MUSKOKA — Climate-concerned Canadians can expect a break now.

Environment Canada says after a great start to summer — including Saturday’s sizzler — a return to more seasonal temperatures is here.

In their monthly wrap-up, they say July is climatologically the warmest month of the year.

So, inevitably, it will be warm, understated Gerald Chang of Environment and Climate Change Canada (ECCC).

And isn’t that what you you want?

More moderate and enjoyable temperatures will take over the rest of the summer and allow more outdoor activities like swimming with fewer weather concerns, according to Environment and Climate Change Canada.

He says after the first truly summer-like (above-normal) temperatures during the first week of the month, we will most likely see a return to normal temperatures by mid-month.

As for rain, Chang says in northwestern Ontario several months of dry weather have resulted in the inevitable wildfires experienced last summer around Parry Sound.

Around Lake Superior this week the forecast suggests a continuation of below-normal precipitation, while the rest of Ontario will have normal precipitation is expected.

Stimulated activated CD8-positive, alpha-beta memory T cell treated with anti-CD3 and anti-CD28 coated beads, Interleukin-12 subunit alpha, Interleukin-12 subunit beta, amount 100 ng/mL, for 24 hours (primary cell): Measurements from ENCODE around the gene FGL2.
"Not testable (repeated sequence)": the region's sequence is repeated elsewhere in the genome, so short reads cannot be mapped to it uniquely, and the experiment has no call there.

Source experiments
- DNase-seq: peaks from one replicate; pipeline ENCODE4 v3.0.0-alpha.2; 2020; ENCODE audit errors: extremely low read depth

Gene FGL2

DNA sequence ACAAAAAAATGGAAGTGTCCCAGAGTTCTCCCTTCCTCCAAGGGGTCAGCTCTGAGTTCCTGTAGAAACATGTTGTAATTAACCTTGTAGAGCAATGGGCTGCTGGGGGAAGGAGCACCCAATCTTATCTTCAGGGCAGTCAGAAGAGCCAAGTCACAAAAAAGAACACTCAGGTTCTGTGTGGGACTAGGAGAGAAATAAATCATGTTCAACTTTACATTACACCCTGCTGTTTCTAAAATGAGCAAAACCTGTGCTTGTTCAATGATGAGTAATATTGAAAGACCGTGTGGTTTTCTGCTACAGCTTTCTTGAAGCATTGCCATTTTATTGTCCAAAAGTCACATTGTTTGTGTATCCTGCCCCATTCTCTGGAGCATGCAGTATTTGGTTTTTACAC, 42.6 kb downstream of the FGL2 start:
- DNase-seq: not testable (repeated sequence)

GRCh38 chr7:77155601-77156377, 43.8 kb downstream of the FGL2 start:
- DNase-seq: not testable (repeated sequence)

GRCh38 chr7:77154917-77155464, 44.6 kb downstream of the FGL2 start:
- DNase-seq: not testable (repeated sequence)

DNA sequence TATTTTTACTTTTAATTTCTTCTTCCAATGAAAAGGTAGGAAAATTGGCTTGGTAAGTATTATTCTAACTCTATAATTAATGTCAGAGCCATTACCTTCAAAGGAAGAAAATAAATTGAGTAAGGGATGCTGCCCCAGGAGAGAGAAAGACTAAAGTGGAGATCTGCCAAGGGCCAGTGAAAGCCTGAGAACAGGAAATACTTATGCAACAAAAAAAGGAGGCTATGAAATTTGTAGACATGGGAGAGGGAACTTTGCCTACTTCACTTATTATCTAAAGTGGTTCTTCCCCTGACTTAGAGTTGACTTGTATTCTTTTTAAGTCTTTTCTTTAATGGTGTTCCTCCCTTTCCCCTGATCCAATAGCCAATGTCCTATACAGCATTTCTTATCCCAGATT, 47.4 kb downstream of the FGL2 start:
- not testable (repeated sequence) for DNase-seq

With the below-normal temperatures Ontarians experienced in April and May, it felt like the cool temperature trend continued into June.

However, temperatures in June were in fact within the normal range for most of Ontario, while portions of the province experienced slightly cooler temperatures with anomalies of -1 to -2°C.

On a daily basis, temperatures hovered around normal values, with a greater number of days on the cool side of normal values.

The first few days of last month, June 3-4, temperatures were much below to extremely below normal values (anomalies up to -10°C) in southern, eastern and central Ontario.

Then as the second week began around June 7-8, northern Ontario had a short-lived warm spell, where temperatures for that period can be qualified as much above or even extremely above normal values (anomalies up to +12°C).

The final week of the month, the thermometer finally read on the warm side of normal for the most part.

Dry conditions (anomalies of -25 to -75%) continued in northwestern Ontario in June.